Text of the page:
Published: Tue, February 12, 2019
Worldwide | By Myra Stephens

South Koreans largely optimistic about Trump-Kim summit

South Koreans largely optimistic about Trump-Kim summit

In their meeting, Kang said the allies were able to close the gap on the size of South Korea's contribution thanks to goodwill and trust.

The signing ceremony for the deal was held Sunday afternoon at the foreign ministry in Seoul by both countries' negotiators, Chang Won-sam and Timothy Betts. Unlike prior deals, which have lasted five years, the one signed on February 10 expires in one year.

But on Sunday, South Korea's foreign ministry said in a statement that the United States had affirmed it would not be changing the scale of its troop presence. The North and its main backer, China, also would like to see the USA military presence removed from their doorstep.

"If the cost of increasing the defense spending to match whatever firepower the United States forces were able to provide on the Korean Peninsula is larger than the increase [in cost-sharing], it makes no mathematical sense for South Korea to not contribute more to the cost-sharing agreement", Kim said. South Korean officials pushed for a three-year deal keeping their annual contribution around $864 million.

"The United States government realizes that Korea does a lot for our alliance and peace and stability in the region", chief US negotiator Timothy Betts said Sunday in Seoul. A five-year 2014 deal that covered South Korea's payment last year expired at the end of 2018.

South Korea insists it pays a fair share of the some $2 billion per year needed to keep the troops in the country, with funds mainly used for salaries of almost 9,000 local employees who provide food and administrative services, and other logistical needs.

Some conservatives in South Korea voiced concerns over a weakening alliance with the United States at the same time as negotiations with North Korea to deprive it of its nuclear weapons hit a stalemate.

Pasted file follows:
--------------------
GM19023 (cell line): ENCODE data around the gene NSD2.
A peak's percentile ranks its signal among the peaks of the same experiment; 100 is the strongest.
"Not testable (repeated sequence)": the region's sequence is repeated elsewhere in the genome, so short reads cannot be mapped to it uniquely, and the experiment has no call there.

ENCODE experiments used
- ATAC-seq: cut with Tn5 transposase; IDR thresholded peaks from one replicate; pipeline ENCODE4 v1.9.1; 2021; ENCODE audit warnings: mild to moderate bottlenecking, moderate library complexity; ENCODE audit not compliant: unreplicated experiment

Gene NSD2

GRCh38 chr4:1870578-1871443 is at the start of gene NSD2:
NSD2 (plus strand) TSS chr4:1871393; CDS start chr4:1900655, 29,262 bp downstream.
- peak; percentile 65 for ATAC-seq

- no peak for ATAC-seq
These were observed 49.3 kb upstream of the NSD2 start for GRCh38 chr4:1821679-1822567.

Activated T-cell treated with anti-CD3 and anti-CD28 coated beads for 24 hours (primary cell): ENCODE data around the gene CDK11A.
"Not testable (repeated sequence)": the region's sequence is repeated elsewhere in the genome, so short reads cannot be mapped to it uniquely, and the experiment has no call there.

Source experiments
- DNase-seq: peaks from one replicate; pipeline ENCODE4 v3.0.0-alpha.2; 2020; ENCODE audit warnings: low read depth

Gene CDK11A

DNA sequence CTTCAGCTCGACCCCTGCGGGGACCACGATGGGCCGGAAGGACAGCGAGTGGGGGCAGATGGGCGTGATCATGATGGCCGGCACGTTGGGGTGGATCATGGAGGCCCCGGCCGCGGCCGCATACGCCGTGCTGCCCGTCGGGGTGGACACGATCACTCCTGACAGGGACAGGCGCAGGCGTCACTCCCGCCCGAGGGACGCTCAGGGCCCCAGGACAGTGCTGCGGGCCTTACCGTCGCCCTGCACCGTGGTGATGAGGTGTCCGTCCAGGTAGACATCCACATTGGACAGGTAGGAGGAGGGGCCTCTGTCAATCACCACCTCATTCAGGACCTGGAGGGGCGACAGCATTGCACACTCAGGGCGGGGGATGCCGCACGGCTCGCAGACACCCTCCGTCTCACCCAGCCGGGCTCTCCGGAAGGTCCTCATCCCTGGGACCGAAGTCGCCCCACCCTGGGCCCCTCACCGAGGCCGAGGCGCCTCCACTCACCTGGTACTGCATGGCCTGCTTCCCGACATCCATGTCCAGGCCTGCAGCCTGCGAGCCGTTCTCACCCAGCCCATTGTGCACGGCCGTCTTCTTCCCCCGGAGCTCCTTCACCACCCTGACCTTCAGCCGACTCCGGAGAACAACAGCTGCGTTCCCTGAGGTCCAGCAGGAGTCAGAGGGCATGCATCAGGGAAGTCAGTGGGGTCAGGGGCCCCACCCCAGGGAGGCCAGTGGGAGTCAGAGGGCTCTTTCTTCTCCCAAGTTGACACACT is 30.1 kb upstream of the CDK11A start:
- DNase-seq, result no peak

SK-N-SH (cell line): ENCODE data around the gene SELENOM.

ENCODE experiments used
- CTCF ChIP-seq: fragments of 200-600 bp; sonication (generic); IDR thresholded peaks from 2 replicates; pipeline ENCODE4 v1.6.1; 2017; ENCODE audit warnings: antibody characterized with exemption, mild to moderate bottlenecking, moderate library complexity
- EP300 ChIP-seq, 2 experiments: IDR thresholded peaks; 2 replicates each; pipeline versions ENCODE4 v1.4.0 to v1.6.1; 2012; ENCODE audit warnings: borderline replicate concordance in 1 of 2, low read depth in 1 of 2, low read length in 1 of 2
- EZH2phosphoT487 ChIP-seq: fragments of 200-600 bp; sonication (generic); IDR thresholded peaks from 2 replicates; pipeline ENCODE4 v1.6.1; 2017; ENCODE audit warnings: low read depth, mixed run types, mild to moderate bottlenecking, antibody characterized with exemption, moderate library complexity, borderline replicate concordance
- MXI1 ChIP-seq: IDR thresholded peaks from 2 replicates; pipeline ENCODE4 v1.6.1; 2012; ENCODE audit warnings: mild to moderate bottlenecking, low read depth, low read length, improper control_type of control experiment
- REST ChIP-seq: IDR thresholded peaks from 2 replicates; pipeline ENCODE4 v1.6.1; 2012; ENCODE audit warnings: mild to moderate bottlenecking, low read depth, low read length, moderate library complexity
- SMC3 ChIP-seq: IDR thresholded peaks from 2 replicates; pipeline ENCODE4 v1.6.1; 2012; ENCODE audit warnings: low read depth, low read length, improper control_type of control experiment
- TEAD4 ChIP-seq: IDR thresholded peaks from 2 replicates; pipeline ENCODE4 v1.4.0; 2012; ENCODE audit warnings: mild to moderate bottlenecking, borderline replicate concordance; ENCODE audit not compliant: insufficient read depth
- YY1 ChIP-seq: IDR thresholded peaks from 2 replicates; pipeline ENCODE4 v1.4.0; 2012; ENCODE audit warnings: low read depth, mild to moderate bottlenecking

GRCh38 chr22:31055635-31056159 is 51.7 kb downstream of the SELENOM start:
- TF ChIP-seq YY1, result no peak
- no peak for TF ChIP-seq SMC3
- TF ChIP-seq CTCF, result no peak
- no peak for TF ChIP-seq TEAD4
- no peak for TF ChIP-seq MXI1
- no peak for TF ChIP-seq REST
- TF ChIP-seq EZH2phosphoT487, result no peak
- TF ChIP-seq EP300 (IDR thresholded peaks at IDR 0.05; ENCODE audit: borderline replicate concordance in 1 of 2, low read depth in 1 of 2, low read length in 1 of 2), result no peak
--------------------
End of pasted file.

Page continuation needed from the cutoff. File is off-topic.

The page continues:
The agreement comes weeks before Trump is set to hold a second summit with North Korean leader Kim Jong-un in Hanoi, Vietnam, Feb. 27.

When asked about the possibility in an interview with CBS last week, Trump said he has "no plans" to withdraw troops from the peninsula and hasn't even discussed the issue. During his election campaign, Trump suggested he could pull back troops from South Korea and Japan unless they took on greater a share of the financial burdens of supporting USA soldiers deployed there. But with US President Donald Trump calling for his allies to pay an increased share of their defense costs, South Korea was under pressure to pay almost double the current amount, equivalent to nearly $1.4 billion a year. Seoul's Foreign Ministry said the USA had called for a sharp increase in South Korean spending but didn't elaborate.

Trump's top envoy for North Korea, Stephen Biegun, visited Pyongyang last week to work out details of the upcoming summit.

The US military arrived in South Korea to disarm Japan, which colonised the Korean peninsula from 1910-45, following its second world war defeat.

Late a year ago, the USA military had warned Korean workers on its bases they might be put on leave from mid-April if no deal was agreed. Betts also said the pleased with the results, acknowledging Seoul's contribution to the alliance.

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